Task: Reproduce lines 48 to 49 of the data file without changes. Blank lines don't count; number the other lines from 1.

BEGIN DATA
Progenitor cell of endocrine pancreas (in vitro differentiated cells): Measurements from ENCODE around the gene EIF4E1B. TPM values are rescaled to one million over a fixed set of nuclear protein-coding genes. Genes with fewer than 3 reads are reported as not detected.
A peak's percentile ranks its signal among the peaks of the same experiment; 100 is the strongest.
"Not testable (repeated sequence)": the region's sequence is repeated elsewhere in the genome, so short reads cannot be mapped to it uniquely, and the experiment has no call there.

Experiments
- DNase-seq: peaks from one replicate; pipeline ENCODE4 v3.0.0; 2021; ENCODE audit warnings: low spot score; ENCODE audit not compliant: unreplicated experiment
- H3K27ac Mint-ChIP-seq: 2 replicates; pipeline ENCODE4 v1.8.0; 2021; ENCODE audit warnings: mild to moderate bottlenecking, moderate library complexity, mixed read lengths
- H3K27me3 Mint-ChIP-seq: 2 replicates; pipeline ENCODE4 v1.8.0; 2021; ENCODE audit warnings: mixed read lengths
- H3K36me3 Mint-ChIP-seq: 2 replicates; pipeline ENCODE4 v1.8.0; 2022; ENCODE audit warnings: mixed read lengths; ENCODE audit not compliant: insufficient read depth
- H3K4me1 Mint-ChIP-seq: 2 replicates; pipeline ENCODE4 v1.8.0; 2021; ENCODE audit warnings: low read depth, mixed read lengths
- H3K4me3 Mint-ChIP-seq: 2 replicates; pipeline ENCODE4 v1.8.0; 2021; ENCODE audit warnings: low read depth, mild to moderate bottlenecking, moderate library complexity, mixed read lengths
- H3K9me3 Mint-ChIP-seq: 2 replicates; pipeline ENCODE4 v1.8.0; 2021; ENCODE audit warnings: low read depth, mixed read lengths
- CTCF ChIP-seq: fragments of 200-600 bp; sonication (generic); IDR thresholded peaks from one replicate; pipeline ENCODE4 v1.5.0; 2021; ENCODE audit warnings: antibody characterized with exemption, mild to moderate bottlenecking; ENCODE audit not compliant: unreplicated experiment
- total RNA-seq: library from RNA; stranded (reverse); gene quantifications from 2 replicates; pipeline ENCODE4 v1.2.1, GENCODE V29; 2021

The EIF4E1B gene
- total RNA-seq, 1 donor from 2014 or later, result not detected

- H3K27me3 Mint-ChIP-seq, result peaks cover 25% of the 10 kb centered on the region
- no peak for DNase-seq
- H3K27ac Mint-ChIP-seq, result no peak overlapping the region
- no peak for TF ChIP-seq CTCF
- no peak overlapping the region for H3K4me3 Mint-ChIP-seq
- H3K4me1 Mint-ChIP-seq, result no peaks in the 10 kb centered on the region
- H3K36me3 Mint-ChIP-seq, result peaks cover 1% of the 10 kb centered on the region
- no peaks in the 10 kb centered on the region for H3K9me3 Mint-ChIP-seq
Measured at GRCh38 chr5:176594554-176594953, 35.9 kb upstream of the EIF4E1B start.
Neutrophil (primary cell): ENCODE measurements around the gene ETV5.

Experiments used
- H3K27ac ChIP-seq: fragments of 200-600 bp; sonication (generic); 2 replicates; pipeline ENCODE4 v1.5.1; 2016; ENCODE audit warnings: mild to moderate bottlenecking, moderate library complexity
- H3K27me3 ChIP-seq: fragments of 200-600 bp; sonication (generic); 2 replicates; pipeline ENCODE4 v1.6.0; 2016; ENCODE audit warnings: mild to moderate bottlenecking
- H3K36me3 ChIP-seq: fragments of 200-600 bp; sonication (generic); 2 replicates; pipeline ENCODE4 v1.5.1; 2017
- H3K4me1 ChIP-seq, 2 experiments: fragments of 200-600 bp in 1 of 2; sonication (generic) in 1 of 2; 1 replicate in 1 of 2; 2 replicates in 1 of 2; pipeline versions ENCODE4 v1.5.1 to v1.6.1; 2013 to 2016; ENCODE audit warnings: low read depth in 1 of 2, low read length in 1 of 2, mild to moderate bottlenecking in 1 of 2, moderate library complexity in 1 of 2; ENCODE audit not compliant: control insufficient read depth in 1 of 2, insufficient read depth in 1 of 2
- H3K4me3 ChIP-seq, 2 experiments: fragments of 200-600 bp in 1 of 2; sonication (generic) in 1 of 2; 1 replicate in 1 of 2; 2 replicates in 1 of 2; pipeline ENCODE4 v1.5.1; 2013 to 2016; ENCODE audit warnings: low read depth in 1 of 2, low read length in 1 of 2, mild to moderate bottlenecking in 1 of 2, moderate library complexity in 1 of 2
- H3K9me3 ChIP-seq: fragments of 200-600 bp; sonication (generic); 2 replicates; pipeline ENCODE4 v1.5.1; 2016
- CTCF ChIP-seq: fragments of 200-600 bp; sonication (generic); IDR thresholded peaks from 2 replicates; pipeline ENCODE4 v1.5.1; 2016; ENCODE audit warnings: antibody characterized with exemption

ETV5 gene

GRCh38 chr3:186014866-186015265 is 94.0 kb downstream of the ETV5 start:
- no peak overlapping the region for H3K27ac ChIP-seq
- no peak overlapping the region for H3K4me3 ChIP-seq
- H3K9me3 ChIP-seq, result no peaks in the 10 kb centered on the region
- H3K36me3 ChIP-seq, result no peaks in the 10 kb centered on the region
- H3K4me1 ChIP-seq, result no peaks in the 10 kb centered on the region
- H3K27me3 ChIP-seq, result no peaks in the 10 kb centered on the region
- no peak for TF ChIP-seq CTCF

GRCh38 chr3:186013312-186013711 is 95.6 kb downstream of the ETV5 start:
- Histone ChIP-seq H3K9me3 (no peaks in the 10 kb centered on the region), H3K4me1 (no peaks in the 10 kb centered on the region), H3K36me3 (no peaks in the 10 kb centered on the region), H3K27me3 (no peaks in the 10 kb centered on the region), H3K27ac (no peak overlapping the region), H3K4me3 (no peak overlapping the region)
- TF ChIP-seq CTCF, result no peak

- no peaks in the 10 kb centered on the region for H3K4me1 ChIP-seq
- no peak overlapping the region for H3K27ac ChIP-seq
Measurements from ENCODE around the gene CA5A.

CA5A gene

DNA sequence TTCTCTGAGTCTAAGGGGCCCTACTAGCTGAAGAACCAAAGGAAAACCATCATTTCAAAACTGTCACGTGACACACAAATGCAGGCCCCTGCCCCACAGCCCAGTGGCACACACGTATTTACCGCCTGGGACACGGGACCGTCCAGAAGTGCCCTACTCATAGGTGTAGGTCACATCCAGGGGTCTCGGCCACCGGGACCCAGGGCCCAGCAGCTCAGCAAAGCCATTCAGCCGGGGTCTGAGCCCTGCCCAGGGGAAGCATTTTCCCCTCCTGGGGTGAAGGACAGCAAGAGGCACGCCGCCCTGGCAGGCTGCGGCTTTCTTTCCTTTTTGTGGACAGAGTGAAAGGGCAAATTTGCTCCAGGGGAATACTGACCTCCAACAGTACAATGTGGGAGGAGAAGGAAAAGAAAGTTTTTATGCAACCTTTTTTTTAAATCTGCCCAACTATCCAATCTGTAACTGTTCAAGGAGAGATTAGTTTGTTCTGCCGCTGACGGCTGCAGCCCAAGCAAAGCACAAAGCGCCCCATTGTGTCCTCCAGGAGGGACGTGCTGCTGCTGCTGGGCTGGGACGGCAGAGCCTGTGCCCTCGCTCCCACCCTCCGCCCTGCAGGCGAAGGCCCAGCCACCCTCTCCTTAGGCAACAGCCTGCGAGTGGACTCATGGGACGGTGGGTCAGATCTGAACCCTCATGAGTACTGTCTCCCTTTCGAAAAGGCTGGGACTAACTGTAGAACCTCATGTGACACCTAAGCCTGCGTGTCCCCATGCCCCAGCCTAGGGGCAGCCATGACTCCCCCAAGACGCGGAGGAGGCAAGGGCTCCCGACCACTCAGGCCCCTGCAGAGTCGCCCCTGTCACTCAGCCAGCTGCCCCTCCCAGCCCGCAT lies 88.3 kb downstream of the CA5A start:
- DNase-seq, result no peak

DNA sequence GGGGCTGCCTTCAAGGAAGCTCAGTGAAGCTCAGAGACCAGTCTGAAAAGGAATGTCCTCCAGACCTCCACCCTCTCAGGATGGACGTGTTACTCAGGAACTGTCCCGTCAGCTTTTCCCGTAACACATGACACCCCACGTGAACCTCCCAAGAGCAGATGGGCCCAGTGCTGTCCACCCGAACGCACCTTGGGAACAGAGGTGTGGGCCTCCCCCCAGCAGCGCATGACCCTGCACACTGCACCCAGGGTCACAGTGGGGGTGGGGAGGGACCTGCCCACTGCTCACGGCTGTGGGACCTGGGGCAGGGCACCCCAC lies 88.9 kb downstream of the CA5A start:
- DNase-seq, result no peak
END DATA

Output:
Measurements from ENCODE around the gene CA5A.

CA5A gene